Making Sense, 2015, Installation and printed material. Materials, text, video documentation following images. The work developed on researching WWII Heavy Water War in Vemork, Communication Technology, and Liminoid states where Axioms do not hold up in material matter and instead reveal subjective truths at which a small congruence of these subjective truths exist within the material truth.
The story of the Heavy Water War was revealed as I intuitively worked through the historic layers of the a worldwide trauma, seeking to find the origin of terrible actions and the ancillary events which returned people to peaceful living. By the means of following research on the properties of materials and their relationship to the physiological human experience, was I led to Vemork in Rjukan, Norway. I wondered in this way, can art serve as a site of research to uncover truths which can alter the view of the world. To give us through direct experience, knowledge which enables humans to do courageous acts such as the people in Rjukan did for the course of future history.
450nm of Tokyo blue photography gel
Salt of the Earth
100kg of Mediterranean sea salt
30sec of photographing lake Michigan in Winter
digital negative triptych, 33.02cm x 48.26cm ea.
35mm photograph of Nordic stream water
101.6cm x 304.8cm
29.57ml of essential oil
This installation is composed of five elements- light, weight, time, distance, memory. Nautical Twilight is the span of time when sea navigation by horizon is not possible and land objects require artificial illumination for viewing. Salt of the earth denotes benevolence. Triangulation is a navigational strategy to locate an unknown point with two known points. Omniscient refers to unlimited understanding. Sage and Cypress oils evoke clear and open thought.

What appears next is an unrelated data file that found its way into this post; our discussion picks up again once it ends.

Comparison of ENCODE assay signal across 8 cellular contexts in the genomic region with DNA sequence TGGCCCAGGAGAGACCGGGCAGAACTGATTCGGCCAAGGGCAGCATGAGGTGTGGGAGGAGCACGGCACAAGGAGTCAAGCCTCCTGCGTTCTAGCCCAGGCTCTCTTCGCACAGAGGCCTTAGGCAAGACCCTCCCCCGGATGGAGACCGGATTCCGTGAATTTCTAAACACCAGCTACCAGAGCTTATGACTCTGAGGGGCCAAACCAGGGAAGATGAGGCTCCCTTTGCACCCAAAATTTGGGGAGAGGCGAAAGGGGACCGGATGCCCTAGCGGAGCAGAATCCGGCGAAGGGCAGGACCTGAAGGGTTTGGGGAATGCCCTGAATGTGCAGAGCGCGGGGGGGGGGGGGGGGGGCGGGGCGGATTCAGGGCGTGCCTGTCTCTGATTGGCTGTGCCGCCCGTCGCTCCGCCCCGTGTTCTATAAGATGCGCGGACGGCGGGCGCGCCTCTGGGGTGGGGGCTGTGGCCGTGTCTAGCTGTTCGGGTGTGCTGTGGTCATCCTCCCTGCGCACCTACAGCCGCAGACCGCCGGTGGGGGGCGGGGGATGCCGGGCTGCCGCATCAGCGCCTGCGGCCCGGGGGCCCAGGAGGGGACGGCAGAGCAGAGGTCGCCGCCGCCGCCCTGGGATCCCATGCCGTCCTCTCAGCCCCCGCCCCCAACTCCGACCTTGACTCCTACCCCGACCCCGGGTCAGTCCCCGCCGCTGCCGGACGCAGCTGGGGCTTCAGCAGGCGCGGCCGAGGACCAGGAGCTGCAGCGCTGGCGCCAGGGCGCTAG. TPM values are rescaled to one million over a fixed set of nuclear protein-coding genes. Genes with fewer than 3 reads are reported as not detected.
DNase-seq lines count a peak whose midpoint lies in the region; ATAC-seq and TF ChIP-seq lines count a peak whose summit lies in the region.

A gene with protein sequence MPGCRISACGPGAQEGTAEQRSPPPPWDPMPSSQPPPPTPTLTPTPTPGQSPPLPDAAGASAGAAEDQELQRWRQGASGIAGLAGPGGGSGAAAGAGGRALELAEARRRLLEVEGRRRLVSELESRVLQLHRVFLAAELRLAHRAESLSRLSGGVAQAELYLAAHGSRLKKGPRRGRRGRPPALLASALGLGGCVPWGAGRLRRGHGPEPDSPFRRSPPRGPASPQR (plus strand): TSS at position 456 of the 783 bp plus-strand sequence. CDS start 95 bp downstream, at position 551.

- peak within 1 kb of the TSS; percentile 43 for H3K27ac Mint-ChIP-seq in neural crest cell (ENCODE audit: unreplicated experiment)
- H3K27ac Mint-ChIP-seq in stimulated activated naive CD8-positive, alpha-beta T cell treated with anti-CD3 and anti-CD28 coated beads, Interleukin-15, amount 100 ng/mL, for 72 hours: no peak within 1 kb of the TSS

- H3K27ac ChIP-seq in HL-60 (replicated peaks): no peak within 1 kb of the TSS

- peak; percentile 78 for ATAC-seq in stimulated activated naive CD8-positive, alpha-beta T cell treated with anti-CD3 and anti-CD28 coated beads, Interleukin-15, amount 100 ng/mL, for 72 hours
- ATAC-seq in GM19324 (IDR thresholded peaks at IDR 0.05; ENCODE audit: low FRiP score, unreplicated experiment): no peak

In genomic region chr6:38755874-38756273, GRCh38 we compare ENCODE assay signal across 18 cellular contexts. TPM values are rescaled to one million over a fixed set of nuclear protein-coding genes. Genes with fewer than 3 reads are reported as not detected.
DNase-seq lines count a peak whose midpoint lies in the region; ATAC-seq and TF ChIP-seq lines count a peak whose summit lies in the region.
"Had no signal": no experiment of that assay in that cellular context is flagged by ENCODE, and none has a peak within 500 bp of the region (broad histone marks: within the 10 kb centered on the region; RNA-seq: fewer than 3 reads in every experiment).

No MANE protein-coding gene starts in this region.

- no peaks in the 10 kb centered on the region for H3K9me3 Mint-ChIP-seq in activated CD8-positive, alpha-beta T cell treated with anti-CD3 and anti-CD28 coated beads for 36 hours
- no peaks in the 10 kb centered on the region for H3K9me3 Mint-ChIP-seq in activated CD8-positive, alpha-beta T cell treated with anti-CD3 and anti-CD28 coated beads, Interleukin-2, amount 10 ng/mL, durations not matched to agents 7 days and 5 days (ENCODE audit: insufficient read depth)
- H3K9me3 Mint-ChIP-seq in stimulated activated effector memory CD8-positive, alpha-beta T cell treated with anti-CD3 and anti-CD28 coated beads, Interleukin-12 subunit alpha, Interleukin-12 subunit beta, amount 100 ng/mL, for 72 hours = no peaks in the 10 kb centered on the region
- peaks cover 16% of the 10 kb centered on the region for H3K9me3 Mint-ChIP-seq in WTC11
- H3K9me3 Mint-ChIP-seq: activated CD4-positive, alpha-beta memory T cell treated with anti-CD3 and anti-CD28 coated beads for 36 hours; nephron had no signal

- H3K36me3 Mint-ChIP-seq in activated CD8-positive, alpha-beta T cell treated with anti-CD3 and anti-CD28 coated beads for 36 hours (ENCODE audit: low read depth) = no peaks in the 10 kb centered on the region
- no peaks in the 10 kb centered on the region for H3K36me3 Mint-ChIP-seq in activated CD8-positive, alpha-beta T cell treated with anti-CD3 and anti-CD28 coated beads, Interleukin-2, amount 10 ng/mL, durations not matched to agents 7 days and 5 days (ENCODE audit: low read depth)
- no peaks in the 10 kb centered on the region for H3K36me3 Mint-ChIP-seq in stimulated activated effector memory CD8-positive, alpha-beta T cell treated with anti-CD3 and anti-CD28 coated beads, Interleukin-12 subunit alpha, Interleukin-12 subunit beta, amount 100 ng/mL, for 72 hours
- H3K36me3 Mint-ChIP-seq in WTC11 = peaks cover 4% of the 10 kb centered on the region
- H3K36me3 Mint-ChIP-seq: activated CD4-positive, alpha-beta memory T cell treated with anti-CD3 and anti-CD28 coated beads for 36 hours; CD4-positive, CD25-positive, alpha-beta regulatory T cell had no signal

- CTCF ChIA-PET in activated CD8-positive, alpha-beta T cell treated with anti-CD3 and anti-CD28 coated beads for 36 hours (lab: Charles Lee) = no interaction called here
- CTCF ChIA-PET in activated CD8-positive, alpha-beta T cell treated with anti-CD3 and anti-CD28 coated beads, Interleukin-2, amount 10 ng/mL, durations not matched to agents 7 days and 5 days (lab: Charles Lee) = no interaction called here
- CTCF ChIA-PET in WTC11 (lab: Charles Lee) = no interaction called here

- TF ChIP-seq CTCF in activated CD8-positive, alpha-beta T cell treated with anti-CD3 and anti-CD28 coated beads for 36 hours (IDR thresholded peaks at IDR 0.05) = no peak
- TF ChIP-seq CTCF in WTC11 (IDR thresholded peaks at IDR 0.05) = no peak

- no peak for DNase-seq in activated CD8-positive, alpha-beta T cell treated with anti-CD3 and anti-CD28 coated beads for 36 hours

A printed and folded book containing a poem translated into nine languages, with an image from the triptych printed on the verso, was available for viewers to take with them.
The installation engages in ongoing iterations, considering the historical narratives and concerns of each geographical location. Viewers often describe a sensation of submersion, disorientation, confusion, calm and clarity, expanding and contracting as they move through space.
Making Sense book with 9 translations, printed in black and white on matte paperstock. Transcript of poem in English below images.
no is not is
here is no knowing
there is no knowing
then is no knowing
past in front of time
suspended time past
past after time
mirror makes past
imagine is dream
image is not imagined
image is not knowing
image is sensing
sensing is feeling
feeling is image
image is sense
front focus mirror
mirror is what past
groping sense of desire
without letters or numbers
Variations by, and translated to: Frida Li, Chinese; Yasmin Than, French; Annetta Kapon, Greek; Marcela Gottardo, Italian; Soo Yun Jun, Korean; Børge Indergaard, Norwegian; Edyta Czajkowska, Polish; Sweet Samson, Russian; Delia Perez-Salinas, Spanish